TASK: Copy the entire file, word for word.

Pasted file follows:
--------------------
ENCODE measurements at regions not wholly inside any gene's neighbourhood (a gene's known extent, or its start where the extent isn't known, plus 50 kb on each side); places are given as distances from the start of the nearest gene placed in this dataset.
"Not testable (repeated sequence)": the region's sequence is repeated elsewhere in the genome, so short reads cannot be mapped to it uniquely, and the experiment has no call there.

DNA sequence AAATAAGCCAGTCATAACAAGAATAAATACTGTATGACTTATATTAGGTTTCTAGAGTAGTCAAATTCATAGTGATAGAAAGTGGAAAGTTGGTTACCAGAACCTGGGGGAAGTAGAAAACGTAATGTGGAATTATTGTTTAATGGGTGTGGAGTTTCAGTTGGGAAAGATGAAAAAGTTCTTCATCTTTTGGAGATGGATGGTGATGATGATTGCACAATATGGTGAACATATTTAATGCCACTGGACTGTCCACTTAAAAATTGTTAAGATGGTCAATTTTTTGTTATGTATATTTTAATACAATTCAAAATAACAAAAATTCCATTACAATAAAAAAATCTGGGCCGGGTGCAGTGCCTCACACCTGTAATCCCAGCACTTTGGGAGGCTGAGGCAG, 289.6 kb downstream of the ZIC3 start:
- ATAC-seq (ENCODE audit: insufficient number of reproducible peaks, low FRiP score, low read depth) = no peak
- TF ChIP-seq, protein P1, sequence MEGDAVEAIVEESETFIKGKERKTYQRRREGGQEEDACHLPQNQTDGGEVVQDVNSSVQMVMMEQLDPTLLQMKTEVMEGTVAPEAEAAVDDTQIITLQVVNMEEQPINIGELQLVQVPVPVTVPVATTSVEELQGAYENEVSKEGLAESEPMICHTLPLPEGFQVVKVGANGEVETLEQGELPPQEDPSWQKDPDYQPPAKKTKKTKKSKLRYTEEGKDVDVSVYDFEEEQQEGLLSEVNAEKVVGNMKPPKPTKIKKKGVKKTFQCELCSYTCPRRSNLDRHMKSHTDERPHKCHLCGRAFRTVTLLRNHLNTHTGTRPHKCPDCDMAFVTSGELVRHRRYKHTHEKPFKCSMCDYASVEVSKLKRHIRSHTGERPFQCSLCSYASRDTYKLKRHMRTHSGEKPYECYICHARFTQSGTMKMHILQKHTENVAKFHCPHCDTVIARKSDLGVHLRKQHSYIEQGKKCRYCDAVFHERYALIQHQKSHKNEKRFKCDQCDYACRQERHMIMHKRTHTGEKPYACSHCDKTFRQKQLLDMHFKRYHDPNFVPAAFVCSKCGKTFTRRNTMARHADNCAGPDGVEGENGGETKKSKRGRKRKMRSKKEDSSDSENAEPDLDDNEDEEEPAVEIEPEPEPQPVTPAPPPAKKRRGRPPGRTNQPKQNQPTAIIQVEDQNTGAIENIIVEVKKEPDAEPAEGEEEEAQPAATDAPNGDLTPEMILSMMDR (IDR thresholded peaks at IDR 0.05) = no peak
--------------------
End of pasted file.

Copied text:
ENCODE measurements at regions not wholly inside any gene's neighbourhood (a gene's known extent, or its start where the extent isn't known, plus 50 kb on each side); places are given as distances from the start of the nearest gene placed in this dataset.
"Not testable (repeated sequence)": the region's sequence is repeated elsewhere in the genome, so short reads cannot be mapped to it uniquely, and the experiment has no call there.

DNA sequence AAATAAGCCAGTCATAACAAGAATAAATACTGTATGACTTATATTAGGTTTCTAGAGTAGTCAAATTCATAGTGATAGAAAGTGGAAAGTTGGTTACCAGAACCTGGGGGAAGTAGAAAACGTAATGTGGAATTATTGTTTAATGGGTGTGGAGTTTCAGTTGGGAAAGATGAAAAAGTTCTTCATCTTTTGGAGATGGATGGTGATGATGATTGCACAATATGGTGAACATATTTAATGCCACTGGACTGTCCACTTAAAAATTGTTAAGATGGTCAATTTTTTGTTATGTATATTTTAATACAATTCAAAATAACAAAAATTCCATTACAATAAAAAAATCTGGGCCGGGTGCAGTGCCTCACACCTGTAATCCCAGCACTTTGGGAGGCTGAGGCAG, 289.6 kb downstream of the ZIC3 start:
- ATAC-seq (ENCODE audit: insufficient number of reproducible peaks, low FRiP score, low read depth) = no peak
- TF ChIP-seq, protein P1, sequence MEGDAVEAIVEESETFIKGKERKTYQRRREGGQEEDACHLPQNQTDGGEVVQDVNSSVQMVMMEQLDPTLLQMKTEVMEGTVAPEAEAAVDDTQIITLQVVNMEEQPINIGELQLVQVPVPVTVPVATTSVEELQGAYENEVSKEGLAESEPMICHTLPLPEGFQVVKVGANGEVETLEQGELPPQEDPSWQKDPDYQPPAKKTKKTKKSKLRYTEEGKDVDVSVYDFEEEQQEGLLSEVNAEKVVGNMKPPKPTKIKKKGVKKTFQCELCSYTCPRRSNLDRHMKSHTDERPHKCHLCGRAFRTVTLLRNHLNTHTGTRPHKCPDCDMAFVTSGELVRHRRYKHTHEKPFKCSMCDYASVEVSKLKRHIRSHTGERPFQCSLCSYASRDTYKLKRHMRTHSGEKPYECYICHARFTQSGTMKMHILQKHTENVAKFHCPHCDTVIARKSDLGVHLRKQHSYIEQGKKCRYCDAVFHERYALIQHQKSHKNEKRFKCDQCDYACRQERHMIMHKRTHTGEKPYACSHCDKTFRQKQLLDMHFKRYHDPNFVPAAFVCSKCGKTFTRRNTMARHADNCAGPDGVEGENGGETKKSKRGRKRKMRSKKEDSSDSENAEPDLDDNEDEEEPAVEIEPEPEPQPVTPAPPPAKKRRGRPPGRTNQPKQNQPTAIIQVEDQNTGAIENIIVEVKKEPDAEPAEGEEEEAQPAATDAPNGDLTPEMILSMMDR (IDR thresholded peaks at IDR 0.05) = no peak